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Canadian Travel Press
Issue Date: Sep 30, 2019
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Cathay Pacific ending its icon YVR-JFK flights

TED DAVIS

(Photo above: Lacamp)

An unusual scheduled commercial passenger flight that had achieved a corporate jet-like status in North America will be ending operations in the next half year.

CX865 and CX888 are the designators for the daily Cathay Pacific flights that fly between Vancouver and New York City. They will be cancelled in April 2020, when Cathay Pacific terminates the service.

The flights have operated for 23 years, using the seldom granted “fifth freedom” rights that allow an airline from outside of Canada or the United States to operate services between the two countries. More crucially, it allows a foreign offshore airline to book and sell the Canada-US segments.

The flight has operated as the cross-continental leg in a route to Hong Kong from New York via Vancouver. But, in the case of these CX flights, passengers can fly across North America without having an onward flight to or from Hong Kong.

A POPULAR SECTOR

As such, it has become a popular way to experience travel between YVR and JFK on a carrier known for offering more upscale treatment in the sky than is typical of North American airlines.

But Cathay Pacific made the termination decision due to lower consumer demand and declining revenues.

That is, more passengers were travelling on the increasing number of non-stops from New York to Hong Kong, chipping at passenger revenues on the New York-Vancouver sector. “Over the last four years, we had been covering the route as it lost money,” said Philippe Lacamp, the senior VP, Americas for Cathay Pacific Airways.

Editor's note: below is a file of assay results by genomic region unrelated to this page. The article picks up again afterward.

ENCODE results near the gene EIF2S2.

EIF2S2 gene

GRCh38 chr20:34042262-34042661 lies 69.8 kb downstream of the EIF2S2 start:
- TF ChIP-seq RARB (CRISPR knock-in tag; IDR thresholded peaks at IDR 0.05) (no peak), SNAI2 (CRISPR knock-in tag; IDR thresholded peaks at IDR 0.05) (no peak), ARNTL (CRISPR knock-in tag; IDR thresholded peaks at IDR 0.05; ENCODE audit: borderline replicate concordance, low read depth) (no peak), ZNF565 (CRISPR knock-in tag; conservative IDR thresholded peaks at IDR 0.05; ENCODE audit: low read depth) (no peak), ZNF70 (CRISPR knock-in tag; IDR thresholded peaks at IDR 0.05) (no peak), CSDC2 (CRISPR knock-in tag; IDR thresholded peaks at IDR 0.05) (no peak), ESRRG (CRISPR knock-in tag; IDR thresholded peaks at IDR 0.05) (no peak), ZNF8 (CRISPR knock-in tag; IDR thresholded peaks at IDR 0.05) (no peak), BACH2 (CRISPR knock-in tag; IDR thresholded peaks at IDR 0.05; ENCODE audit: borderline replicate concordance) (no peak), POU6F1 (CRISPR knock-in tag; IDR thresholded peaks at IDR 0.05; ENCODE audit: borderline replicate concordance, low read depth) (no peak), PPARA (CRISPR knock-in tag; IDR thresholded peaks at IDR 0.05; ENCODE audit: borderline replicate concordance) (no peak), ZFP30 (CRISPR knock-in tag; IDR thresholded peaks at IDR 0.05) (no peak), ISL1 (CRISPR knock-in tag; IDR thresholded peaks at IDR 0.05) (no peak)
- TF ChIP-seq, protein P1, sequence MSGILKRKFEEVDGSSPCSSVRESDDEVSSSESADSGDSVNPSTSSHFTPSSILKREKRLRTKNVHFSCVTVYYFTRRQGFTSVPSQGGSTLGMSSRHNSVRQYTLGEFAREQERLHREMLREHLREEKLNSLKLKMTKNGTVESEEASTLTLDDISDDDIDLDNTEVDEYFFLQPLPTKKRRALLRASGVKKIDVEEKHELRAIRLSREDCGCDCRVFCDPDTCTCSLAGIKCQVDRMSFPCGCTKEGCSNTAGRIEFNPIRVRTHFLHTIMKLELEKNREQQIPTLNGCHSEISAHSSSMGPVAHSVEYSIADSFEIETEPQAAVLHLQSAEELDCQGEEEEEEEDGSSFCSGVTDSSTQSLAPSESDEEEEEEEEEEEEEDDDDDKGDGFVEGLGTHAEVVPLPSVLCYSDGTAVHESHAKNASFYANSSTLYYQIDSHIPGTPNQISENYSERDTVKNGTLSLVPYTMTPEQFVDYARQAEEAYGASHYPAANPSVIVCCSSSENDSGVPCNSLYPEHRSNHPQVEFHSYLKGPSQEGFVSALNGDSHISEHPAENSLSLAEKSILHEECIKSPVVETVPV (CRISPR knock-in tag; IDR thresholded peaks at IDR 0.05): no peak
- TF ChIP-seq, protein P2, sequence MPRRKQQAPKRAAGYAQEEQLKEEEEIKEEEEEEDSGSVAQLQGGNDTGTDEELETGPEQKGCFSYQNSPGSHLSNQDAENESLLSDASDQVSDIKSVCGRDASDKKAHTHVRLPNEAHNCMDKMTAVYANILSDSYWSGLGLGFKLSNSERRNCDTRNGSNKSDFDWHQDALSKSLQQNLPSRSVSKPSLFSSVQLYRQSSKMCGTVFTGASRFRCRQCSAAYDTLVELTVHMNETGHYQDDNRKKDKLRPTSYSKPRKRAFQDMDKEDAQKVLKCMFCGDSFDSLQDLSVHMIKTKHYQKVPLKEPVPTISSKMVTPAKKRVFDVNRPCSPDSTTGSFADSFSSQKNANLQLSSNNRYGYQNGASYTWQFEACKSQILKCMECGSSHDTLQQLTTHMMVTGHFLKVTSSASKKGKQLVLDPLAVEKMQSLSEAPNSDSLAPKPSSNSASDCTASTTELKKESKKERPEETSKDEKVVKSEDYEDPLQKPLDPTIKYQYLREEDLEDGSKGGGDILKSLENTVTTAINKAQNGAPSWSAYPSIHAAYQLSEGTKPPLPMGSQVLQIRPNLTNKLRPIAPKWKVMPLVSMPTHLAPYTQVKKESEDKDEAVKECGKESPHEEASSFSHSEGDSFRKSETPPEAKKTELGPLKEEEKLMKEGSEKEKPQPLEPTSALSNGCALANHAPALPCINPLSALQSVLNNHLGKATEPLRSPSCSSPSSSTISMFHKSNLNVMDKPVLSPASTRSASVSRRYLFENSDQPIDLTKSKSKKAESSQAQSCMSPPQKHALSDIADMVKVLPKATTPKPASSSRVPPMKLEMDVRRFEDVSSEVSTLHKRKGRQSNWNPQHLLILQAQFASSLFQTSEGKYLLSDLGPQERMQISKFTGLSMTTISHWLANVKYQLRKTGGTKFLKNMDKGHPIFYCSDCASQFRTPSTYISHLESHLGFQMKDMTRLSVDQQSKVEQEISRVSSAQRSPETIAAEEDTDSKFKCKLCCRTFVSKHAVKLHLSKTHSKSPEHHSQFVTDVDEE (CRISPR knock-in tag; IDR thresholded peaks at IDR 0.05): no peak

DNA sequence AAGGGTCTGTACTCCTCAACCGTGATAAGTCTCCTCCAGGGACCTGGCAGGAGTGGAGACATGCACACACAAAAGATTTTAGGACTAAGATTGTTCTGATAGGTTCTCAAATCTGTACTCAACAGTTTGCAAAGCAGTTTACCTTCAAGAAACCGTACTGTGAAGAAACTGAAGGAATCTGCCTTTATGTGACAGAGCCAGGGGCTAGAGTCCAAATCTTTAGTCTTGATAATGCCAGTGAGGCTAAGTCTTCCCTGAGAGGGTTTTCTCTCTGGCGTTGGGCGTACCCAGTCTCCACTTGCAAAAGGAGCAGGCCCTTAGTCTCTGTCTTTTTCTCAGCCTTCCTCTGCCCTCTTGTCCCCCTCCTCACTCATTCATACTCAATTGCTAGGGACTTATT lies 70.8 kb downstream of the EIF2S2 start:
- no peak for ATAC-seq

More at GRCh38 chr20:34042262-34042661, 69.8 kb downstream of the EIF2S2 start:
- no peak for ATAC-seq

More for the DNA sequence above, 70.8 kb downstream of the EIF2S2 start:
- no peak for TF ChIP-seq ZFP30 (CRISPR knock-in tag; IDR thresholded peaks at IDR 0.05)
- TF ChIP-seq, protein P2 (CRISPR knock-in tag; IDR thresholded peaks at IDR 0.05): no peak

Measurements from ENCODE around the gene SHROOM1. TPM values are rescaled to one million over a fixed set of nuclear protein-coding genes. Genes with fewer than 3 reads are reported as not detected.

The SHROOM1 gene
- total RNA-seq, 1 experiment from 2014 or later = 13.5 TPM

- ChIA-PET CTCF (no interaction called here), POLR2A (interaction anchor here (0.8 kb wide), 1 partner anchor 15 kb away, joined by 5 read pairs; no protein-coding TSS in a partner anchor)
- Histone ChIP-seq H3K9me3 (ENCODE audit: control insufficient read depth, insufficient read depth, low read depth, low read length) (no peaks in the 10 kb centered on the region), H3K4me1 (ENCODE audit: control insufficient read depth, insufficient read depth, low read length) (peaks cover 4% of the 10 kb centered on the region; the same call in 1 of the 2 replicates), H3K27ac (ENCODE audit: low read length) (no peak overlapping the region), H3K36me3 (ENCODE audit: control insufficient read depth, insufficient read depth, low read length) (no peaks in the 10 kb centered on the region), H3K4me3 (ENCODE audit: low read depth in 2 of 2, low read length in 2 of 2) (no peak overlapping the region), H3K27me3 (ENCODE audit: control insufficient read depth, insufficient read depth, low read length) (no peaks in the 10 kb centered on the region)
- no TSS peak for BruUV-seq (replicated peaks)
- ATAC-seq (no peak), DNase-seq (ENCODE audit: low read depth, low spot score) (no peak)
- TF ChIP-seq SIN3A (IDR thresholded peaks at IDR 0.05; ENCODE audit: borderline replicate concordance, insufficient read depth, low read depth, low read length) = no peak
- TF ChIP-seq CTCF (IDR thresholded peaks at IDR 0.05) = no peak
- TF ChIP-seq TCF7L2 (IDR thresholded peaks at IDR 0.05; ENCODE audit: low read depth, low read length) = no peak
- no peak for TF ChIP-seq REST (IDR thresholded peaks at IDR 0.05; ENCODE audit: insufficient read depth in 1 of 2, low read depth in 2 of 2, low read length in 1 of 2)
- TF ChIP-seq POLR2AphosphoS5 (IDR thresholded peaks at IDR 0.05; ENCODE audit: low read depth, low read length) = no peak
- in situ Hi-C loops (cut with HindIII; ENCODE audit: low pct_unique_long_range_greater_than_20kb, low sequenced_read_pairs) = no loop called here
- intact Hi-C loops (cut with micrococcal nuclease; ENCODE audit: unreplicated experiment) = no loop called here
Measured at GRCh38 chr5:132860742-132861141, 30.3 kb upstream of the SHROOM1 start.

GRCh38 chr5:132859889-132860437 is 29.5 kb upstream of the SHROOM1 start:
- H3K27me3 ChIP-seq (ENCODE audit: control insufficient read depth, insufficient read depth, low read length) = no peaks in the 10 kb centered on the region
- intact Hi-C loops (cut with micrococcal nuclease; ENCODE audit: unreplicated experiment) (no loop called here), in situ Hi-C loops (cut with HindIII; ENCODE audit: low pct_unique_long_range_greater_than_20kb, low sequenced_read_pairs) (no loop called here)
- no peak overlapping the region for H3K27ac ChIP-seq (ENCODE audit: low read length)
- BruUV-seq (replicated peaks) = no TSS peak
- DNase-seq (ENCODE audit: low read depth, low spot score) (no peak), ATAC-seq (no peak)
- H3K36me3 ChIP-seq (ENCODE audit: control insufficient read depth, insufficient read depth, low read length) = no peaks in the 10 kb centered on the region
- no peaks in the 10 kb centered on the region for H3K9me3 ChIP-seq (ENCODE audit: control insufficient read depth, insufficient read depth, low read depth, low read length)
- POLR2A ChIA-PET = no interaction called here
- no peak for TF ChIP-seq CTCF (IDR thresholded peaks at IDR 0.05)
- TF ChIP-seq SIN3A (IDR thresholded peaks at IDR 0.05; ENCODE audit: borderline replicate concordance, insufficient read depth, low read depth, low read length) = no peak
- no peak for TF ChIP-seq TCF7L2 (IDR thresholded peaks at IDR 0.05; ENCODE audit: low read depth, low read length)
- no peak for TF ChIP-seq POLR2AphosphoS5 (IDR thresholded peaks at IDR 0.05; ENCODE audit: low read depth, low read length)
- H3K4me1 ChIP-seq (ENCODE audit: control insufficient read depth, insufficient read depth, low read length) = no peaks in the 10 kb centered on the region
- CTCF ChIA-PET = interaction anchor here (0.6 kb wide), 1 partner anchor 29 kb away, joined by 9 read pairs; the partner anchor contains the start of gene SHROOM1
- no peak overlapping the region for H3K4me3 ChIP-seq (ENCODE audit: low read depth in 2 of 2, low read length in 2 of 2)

But some passengers are dedicated enthusiasts of the route, “particularly in the front (business class) of the aircraft. They are very pleased to get this level of service on a North American flight,” said Lacamp. Economy class passengers get some of the same, and have been happy to try out the Cathay Pacific flight, so they could also experience the airline’s heightened level of hospitality, he said.

SETTING A NEW COURSE

Cathay Pacific will reassign the flagship Airbus A350-900 aircraft currently on the YVR-JFK route to fly non-stop between Hong Kong and New York (JFK) four times per week. This will bring the total number of non-stop flights on the JFK- HKG route to 25 flights per week, up from the current 21. This is in addition to a daily non-stop EWR-HKG service, also on an A350-900.

Meanwhile, the frequency on the Hong Kong-Vancouver service will be adjusted to twice daily. While this is a reduction from the current 17 flights per week, the aircraft assigned to the route will be switched to a Boeing 777-300ER, which has a higher passenger capacity. The capacity on the YVR-HKG service will thus remain essentially unchanged, says CX.

“We consider it to be the best domestic flight in the Americas,” said Lacamp, referring to the Vancouver-New York route. “We are sad to see it go, but it has become increasingly difficult to support this flight in today’s tough competitive environment.”

NOT CONNECTED

The cancellation of the flight is not connected in any way with the ongoing civil unrest in Hong Kong – the headquarters city for Cathay Pacific – said the senior VP.

“These are tough times for Hong Kong, but we have great confidence in the city. The airport is 100% operational and open for business,” said Lacamp. He would not speculate on how or when the Hong Kong civil conflict will come to an end. Tourist arrivals to Hong Kong have dropped by almost 40% in August compared to a year earlier, said an official in the Hong Kong government recently.

Vancouver was the first North American destination for Cathay Pacific, and it remains a vital market for the airline, says a CX statement. Cathay Pacific currently operates 115 non-stop flights per week to 10 destinations in North America, and this will increase to 123 flights per week next year. Recent additions to the Cathay Pacific network in North America network include Seattle in 2019 and Washington, DC in 2018.

 

 

 

 

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